After a long day of taking care of three little boys, cooking, cleaning, and juggling work responsibilities, it was my time to rest. I ignored the subtle flirtations of my husband, Mike, hoping he would get the hint that I was not in the mood. I had reached the finish line.
As we were getting ready for bed, I changed into my PJs and he caught a glimpse of flesh. He looked at me amorously as if the act of changing my clothes was an invitation. I faced a fork in the road: Would I "do my wifely duty," or tell Mike what I was really thinking? I responded with a compromise: "We can do it as long as I don't have to be awake."
If this only happened once in a blue moon, our marriage could weather the storm. However, scenes like this were regular occurrences during our busy years of babies and toddlers. I began to dread sex. Although I loved my husband, I resented that he wanted my body and was encroaching on my rare moments of free time. I remembered hearing that sex was supposed to be a gift from God to a married couple. Frankly, I wanted a gift receipt so I could exchange it for something more useful.
Many young moms can relate to this scenario, as the number one barrier to sexual enjoyment for women is a lack of time and energy. Men often don't understand the mammoth endeavor it can be to switch from mommy mode to lover— who has time for sex when a screaming child is in the next room and dirty dishes are piled in the sink?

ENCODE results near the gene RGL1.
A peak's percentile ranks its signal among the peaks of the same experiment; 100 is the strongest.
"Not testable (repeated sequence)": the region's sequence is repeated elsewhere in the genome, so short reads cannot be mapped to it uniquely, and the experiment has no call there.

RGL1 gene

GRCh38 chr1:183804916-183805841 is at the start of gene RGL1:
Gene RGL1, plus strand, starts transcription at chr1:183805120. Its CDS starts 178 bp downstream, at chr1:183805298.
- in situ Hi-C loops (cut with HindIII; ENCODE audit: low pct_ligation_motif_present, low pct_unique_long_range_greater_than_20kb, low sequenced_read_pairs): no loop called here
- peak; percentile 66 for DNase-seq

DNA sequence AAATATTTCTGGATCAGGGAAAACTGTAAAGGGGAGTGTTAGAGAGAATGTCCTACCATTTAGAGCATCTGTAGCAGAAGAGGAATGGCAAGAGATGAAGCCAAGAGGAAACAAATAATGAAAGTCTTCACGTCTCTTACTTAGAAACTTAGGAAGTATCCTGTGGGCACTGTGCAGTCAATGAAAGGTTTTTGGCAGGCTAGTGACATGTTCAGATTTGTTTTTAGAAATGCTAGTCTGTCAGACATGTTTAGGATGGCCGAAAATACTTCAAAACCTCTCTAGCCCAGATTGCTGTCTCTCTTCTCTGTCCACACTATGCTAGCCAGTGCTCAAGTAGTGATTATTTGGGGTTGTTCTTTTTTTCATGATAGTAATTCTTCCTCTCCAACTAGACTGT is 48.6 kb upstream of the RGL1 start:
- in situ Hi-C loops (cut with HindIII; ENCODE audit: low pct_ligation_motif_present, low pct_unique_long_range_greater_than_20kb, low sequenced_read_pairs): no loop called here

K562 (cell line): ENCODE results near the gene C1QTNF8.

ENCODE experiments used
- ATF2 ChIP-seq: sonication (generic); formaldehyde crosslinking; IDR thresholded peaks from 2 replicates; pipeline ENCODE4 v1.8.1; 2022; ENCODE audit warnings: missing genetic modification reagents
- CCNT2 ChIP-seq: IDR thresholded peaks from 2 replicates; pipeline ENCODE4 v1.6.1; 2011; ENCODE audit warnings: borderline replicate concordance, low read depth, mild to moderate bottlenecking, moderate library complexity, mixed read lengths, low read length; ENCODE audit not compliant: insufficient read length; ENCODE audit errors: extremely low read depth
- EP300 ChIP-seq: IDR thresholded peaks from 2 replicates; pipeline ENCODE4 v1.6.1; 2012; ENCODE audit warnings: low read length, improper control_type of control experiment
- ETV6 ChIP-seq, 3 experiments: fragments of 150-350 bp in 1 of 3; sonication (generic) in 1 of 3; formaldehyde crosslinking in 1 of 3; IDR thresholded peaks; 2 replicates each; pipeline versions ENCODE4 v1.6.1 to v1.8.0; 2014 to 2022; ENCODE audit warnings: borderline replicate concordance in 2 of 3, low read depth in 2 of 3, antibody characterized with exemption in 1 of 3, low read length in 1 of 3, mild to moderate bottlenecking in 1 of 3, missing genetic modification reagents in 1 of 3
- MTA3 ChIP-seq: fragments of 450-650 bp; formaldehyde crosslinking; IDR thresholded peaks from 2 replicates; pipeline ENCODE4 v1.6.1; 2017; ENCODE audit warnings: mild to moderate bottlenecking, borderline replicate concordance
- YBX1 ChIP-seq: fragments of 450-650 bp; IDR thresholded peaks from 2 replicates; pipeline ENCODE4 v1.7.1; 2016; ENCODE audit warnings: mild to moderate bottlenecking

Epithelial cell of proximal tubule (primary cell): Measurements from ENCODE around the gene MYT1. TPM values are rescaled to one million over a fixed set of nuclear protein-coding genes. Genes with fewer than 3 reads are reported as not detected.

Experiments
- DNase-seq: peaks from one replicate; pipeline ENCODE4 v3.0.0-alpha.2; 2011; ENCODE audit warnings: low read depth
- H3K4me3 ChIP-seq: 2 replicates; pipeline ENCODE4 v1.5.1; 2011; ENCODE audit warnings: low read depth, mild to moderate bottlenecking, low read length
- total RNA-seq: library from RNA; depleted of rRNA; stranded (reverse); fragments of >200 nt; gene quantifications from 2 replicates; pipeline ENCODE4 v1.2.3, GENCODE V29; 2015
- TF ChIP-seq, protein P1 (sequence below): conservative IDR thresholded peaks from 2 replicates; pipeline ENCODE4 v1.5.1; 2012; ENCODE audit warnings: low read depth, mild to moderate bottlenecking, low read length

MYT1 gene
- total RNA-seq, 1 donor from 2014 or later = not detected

Why you can't put sex on the back burner
Study after study shows that sexual satisfaction and a healthy marriage go together. From a woman's perspective, we think, "Of course! If the marriage is good, the sex will be too." Men have a different approach: "How could marriage be good without great sex?" According to recent research, the guys actually have a point.
Oxytocin is the powerful bonding hormone that flows through your body in mass quantities when you have a baby. Oxytocin helps you to feel connected to your baby so you can endure the crazy years of toddlerhood. The power of oxytocin makes your baby the most beautiful creature in the world to you. Women have varying levels of oxytocin running through their bodies at any given time. You may get a surge of it when you have an intimate conversation with a friend or when your husband gives you a backrub.
Men are less endowed in the oxytocin department. Your husband will only have huge surges of the hormone at one time—after orgasm. Have you ever noticed that he acts more in love with you after sex? He thinks you are gorgeous with your hair sticking up and your morning breath. That's oxytocin!
I need my husband to be bonded with me. I need his attention and his help with the demands of children and life. God has designed a way for this to happen through sexual intercourse. It truly is how many men feel closest to their wives. Understanding the power of the chemicals involved in sex has given me a new appreciation for how critical it is to the health of our marriage. When I sense tension between my husband and me I often think, "That man needs some oxytocin!"
Yet, with all this information, it may seem like a monumental task to make sex a priority in your marriage. You may have legitimate barriers to overcome like body image issues, deep conflict with your husband, broken trust, wounds from sexual trauma or physical pain during sex. I don't want to make light of these painful circumstances. But often, great sex doesn't happen because it's simply not a priority.